David and Heather Kopp write regularly--sometimes individually, sometimes jointly--on spiritual parenting. This column is by Heather.

I noticed it again tonight when I was up in our attic. Off in a corner, partly hidden by boxes of books and cast-off clothing, sits a dinged-up pink bike. Barely larger than a trike, it sports pink handle-bar grips and tiny white tires.

The bike once belonged to my stepdaughter, Jana. She was 6 when I met her. Mainly, I remember blond hair to her bottom and a voice so high and doll-like that the first time I heard it over the phone, I thought she was joking.

"Is your dad there?" I asked.

A squeaky "Uh huh--I'll go get him" confirmed it was for real.

Five years later, when Dave and I got married and condensed our stuff, I had assumed Jana's little pink bike would go in the garage sale we were planning. She was 11 then--at least two bikes older.

"How much is it worth, do you think?" I asked Dave as we rummaged through piles in his garage. "Five bucks?"

"Oh man!" he gasped and came over to where I was standing to behold the pink object. "Jana's first bike," he mused. "We have photos of the boys running behind her, teaching her to ride." He looked to me for understanding, for consent. "You know, pigtails blowing in the breeze? A smile from here to there?" He looked back at the bike. "I don't think I can let it go," he said.

Four moves and two garage sales later, the bike has stayed. And will stay, I think, until he dies. It could end up as the first pink-bike headstone in town.

I joke now. But during the first part of our marriage, that tiny pink bike came to represent a threat to my newfound happiness: another female. Pink. Young. Adorable. Add to that the fact that Jana was everything to her father--in spite of living three hours away--that I'd never been to my own father. I'd lost him in my childhood, first to shadows of divorce, then to mental illness, and finally to suicide.

I'd been warned that there are few things harder on a second wife than an adolescent stepdaughter. And I had prepared myself that Dave's love for his daughter would aggravate my own lingering father-wounds. Surely, Jana would compete with me. And I would compete with her.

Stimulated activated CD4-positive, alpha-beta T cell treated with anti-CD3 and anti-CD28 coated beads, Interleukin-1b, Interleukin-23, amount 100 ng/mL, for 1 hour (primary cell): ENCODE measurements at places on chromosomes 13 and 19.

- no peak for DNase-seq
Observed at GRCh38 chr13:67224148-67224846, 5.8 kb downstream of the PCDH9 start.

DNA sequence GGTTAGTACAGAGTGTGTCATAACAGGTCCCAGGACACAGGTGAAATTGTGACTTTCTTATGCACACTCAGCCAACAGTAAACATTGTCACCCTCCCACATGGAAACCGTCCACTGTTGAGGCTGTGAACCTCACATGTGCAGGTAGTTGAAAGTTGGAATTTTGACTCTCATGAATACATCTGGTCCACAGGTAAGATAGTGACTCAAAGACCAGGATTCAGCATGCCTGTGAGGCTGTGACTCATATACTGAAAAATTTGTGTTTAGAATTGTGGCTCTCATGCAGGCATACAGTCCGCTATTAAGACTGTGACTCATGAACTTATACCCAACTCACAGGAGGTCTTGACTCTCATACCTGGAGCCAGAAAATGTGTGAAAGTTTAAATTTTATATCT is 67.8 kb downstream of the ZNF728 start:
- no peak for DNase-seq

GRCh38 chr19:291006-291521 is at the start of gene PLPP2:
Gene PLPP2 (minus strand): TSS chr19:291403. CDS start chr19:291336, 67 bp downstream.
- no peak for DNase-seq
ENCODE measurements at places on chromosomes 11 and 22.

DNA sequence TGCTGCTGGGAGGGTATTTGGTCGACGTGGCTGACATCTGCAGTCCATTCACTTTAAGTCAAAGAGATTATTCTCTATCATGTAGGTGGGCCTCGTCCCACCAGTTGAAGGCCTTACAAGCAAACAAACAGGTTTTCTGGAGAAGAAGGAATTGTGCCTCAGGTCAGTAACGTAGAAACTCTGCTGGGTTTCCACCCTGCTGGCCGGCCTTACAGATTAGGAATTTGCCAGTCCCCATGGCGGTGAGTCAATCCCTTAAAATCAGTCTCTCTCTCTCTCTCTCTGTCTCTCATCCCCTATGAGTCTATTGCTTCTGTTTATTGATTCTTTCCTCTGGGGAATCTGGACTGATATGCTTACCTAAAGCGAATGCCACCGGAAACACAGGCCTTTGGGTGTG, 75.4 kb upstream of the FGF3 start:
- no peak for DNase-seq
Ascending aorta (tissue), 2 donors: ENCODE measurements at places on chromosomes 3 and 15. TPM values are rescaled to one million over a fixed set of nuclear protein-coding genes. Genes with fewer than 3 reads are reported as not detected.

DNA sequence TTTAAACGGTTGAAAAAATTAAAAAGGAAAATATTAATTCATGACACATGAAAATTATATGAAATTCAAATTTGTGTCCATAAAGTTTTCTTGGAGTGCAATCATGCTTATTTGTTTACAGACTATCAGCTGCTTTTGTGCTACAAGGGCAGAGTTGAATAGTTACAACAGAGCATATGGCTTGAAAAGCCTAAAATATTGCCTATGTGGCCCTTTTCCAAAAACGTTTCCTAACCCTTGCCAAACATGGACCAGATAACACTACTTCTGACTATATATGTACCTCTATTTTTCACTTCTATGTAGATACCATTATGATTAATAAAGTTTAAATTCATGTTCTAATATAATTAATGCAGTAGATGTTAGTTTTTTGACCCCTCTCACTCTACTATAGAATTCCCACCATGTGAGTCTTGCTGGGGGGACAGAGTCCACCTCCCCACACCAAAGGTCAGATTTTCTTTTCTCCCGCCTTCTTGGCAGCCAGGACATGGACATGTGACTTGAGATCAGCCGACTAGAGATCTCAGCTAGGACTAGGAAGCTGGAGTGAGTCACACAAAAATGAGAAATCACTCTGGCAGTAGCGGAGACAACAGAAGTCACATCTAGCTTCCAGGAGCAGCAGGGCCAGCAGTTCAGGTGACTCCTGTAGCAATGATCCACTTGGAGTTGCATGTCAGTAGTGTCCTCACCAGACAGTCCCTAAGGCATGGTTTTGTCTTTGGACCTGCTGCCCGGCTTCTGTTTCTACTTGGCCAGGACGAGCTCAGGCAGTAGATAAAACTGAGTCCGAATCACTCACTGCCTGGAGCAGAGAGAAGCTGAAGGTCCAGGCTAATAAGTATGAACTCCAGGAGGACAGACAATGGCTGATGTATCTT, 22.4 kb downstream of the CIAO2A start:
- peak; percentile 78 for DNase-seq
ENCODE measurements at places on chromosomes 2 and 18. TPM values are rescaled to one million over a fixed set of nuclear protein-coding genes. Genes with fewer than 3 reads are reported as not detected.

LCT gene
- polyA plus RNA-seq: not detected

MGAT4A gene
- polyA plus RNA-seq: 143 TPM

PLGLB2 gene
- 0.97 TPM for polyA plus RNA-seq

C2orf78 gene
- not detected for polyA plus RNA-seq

But I was only half right. Yes, when Dave would go to great lengths to make Jana happy in some way, I wanted to topple them both. When he didn't come to bed because tucking Jana in turned into an hour-long tete-a-tete. I silently seethed over the "intrusion." This kind of emotional hoarding comes all too easily for children and adults who grow up in want. But right before my eyes, Jana thrived in the abundance of her father's love. And exactly because she felt secure, she was able to forgive my selfish comments and occasional fits of resentment.

Slowly, I learned that the pain I felt was actually God's invitation to redemption. As often as I pointed out to him that Jana was always getting her own way, he pointed out to me that I had a choice. I could give in to feelings of resentment and jealousy. Or, I could do the opposite. I could want for Jana everything I'd never had from my father. I could offer to let Jana sit by her dad at church, or encourage them to take a walk alone in the snow. I could rejoice in their relationship and let the little girl inside of me draw comfort from witnessing firsthand some of what she missed.

Over time, as God helped me to embrace the very thing that hurt, I began to heal. Watching Dave with Jana--father-love in action--helped me to better imagine God as the loving father that he wanted to be to me. As I developed greater intimacy with "Abba" ("Daddy" in Aramaic, the loving term Jesus used for God), I found a true balm for my father-wounds.

And there's more. I had always wanted a daughter but had two boys. Worlds away and unknown to me at the time, Dave was on the same track with his wife. Two boys--and then came Jana. A surprise. A daughter for Debbie and Dave. And in God's benevolent time line, a future daughter for me.

She's coming this weekend. She'll be here in a couple of hours, hugging me, chattering away, alight with love. These days, she's sweet 16 in every sense. Gone are the days of bikes in any color. Now she rides around in a spiffy green Jetta, breaking boys' hearts, beautifully certain that her father's heart--and mine--are hers.

On that kind of certainty you can't put a price tag.

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